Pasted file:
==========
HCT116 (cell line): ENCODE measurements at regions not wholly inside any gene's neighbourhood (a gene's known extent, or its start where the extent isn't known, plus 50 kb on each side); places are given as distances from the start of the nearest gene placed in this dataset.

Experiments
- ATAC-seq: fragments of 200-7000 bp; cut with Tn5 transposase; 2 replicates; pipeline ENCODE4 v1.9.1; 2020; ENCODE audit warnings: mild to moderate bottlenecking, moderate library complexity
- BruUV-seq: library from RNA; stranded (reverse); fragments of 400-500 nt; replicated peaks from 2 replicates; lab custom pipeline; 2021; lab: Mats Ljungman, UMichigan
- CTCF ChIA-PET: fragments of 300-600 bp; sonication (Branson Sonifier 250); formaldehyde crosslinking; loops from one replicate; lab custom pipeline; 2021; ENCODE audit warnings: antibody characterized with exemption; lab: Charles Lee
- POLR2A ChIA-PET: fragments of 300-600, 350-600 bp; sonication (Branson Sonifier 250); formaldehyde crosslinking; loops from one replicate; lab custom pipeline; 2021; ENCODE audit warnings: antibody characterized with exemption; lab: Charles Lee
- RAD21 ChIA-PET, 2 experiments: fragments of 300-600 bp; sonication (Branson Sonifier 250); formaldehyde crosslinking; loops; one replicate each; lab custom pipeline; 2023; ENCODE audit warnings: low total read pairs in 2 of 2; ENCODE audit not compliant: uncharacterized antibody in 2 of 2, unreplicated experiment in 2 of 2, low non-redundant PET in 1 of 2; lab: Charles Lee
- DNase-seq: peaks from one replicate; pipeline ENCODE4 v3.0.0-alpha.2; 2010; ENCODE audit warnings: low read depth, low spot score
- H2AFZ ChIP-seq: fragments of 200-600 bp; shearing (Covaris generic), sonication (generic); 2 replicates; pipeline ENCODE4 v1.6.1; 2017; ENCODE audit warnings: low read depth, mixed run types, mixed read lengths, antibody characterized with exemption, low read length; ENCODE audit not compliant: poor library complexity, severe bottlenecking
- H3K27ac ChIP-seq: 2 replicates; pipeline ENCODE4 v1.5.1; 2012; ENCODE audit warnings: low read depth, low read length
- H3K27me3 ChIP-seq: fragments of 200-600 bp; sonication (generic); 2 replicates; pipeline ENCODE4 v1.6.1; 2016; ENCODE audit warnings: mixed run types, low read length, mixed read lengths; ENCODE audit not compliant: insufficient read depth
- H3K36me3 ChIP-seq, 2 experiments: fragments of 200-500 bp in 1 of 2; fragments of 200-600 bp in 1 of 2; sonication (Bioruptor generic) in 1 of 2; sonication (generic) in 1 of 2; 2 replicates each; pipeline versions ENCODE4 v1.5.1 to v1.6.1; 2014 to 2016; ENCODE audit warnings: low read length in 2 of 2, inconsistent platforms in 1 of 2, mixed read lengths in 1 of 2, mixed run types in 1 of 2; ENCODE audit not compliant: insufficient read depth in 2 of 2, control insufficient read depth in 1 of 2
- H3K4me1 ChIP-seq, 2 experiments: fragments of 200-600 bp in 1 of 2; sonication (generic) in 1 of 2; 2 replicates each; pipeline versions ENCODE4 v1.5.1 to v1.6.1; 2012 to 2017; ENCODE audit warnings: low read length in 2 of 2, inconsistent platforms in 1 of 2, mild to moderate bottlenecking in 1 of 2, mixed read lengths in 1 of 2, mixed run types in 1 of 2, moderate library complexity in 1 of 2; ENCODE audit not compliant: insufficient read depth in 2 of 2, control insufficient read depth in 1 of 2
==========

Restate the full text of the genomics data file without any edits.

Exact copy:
HCT116 (cell line): ENCODE measurements at regions not wholly inside any gene's neighbourhood (a gene's known extent, or its start where the extent isn't known, plus 50 kb on each side); places are given as distances from the start of the nearest gene placed in this dataset.

Experiments
- ATAC-seq: fragments of 200-7000 bp; cut with Tn5 transposase; 2 replicates; pipeline ENCODE4 v1.9.1; 2020; ENCODE audit warnings: mild to moderate bottlenecking, moderate library complexity
- BruUV-seq: library from RNA; stranded (reverse); fragments of 400-500 nt; replicated peaks from 2 replicates; lab custom pipeline; 2021; lab: Mats Ljungman, UMichigan
- CTCF ChIA-PET: fragments of 300-600 bp; sonication (Branson Sonifier 250); formaldehyde crosslinking; loops from one replicate; lab custom pipeline; 2021; ENCODE audit warnings: antibody characterized with exemption; lab: Charles Lee
- POLR2A ChIA-PET: fragments of 300-600, 350-600 bp; sonication (Branson Sonifier 250); formaldehyde crosslinking; loops from one replicate; lab custom pipeline; 2021; ENCODE audit warnings: antibody characterized with exemption; lab: Charles Lee
- RAD21 ChIA-PET, 2 experiments: fragments of 300-600 bp; sonication (Branson Sonifier 250); formaldehyde crosslinking; loops; one replicate each; lab custom pipeline; 2023; ENCODE audit warnings: low total read pairs in 2 of 2; ENCODE audit not compliant: uncharacterized antibody in 2 of 2, unreplicated experiment in 2 of 2, low non-redundant PET in 1 of 2; lab: Charles Lee
- DNase-seq: peaks from one replicate; pipeline ENCODE4 v3.0.0-alpha.2; 2010; ENCODE audit warnings: low read depth, low spot score
- H2AFZ ChIP-seq: fragments of 200-600 bp; shearing (Covaris generic), sonication (generic); 2 replicates; pipeline ENCODE4 v1.6.1; 2017; ENCODE audit warnings: low read depth, mixed run types, mixed read lengths, antibody characterized with exemption, low read length; ENCODE audit not compliant: poor library complexity, severe bottlenecking
- H3K27ac ChIP-seq: 2 replicates; pipeline ENCODE4 v1.5.1; 2012; ENCODE audit warnings: low read depth, low read length
- H3K27me3 ChIP-seq: fragments of 200-600 bp; sonication (generic); 2 replicates; pipeline ENCODE4 v1.6.1; 2016; ENCODE audit warnings: mixed run types, low read length, mixed read lengths; ENCODE audit not compliant: insufficient read depth
- H3K36me3 ChIP-seq, 2 experiments: fragments of 200-500 bp in 1 of 2; fragments of 200-600 bp in 1 of 2; sonication (Bioruptor generic) in 1 of 2; sonication (generic) in 1 of 2; 2 replicates each; pipeline versions ENCODE4 v1.5.1 to v1.6.1; 2014 to 2016; ENCODE audit warnings: low read length in 2 of 2, inconsistent platforms in 1 of 2, mixed read lengths in 1 of 2, mixed run types in 1 of 2; ENCODE audit not compliant: insufficient read depth in 2 of 2, control insufficient read depth in 1 of 2
- H3K4me1 ChIP-seq, 2 experiments: fragments of 200-600 bp in 1 of 2; sonication (generic) in 1 of 2; 2 replicates each; pipeline versions ENCODE4 v1.5.1 to v1.6.1; 2012 to 2017; ENCODE audit warnings: low read length in 2 of 2, inconsistent platforms in 1 of 2, mild to moderate bottlenecking in 1 of 2, mixed read lengths in 1 of 2, mixed run types in 1 of 2, moderate library complexity in 1 of 2; ENCODE audit not compliant: insufficient read depth in 2 of 2, control insufficient read depth in 1 of 2